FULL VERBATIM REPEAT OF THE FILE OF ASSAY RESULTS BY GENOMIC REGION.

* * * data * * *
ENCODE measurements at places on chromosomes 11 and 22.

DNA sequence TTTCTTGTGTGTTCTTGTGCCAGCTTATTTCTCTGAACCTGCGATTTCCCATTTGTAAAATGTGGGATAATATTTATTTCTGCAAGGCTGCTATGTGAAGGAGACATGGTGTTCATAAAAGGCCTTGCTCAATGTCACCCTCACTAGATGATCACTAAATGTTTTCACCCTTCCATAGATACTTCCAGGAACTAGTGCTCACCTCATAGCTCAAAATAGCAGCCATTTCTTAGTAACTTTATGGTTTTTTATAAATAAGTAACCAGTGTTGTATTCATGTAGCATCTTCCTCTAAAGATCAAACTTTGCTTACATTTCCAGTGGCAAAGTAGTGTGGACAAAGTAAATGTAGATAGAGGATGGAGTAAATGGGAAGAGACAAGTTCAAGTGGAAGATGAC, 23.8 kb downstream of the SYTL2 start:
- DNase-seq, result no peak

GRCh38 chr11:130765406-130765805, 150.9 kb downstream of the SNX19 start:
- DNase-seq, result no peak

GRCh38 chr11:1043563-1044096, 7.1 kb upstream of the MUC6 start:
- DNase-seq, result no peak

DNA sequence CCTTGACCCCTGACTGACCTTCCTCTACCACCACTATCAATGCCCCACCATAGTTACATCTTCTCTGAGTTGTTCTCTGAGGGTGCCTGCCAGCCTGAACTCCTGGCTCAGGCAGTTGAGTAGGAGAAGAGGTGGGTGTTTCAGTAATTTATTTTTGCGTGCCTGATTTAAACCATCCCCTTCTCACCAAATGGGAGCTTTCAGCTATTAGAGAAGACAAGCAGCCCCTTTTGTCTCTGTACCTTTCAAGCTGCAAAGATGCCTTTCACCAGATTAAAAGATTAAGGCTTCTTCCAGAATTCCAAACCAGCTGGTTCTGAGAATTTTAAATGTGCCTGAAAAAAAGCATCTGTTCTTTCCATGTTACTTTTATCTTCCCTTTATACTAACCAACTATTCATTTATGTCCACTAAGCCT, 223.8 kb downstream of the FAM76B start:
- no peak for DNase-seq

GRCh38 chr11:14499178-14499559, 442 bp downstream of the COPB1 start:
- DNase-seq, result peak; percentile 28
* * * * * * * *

ENCODE measurements at places on chromosomes 11 and 22.

DNA sequence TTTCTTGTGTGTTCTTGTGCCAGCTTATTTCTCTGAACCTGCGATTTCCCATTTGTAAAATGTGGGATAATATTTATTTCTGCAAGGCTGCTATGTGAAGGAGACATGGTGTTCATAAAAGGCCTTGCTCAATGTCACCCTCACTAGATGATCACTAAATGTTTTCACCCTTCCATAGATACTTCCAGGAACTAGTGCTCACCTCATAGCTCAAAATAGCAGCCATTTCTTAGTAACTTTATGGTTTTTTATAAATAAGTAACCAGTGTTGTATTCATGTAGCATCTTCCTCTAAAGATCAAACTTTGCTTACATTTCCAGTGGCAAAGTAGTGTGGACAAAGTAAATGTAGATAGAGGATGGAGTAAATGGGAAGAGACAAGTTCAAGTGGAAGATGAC, 23.8 kb downstream of the SYTL2 start:
- DNase-seq, result no peak

GRCh38 chr11:130765406-130765805, 150.9 kb downstream of the SNX19 start:
- DNase-seq, result no peak

GRCh38 chr11:1043563-1044096, 7.1 kb upstream of the MUC6 start:
- DNase-seq, result no peak

DNA sequence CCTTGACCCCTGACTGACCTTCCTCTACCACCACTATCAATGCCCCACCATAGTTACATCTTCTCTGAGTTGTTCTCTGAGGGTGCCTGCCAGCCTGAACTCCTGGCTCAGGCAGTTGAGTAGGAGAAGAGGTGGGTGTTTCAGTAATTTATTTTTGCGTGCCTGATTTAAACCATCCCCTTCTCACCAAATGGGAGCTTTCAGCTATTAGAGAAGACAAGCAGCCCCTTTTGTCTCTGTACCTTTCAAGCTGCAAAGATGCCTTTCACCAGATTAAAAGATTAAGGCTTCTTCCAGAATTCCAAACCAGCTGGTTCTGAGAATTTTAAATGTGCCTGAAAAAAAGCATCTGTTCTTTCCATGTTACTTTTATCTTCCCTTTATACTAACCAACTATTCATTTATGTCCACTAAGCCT, 223.8 kb downstream of the FAM76B start:
- no peak for DNase-seq

GRCh38 chr11:14499178-14499559, 442 bp downstream of the COPB1 start:
- DNase-seq, result peak; percentile 28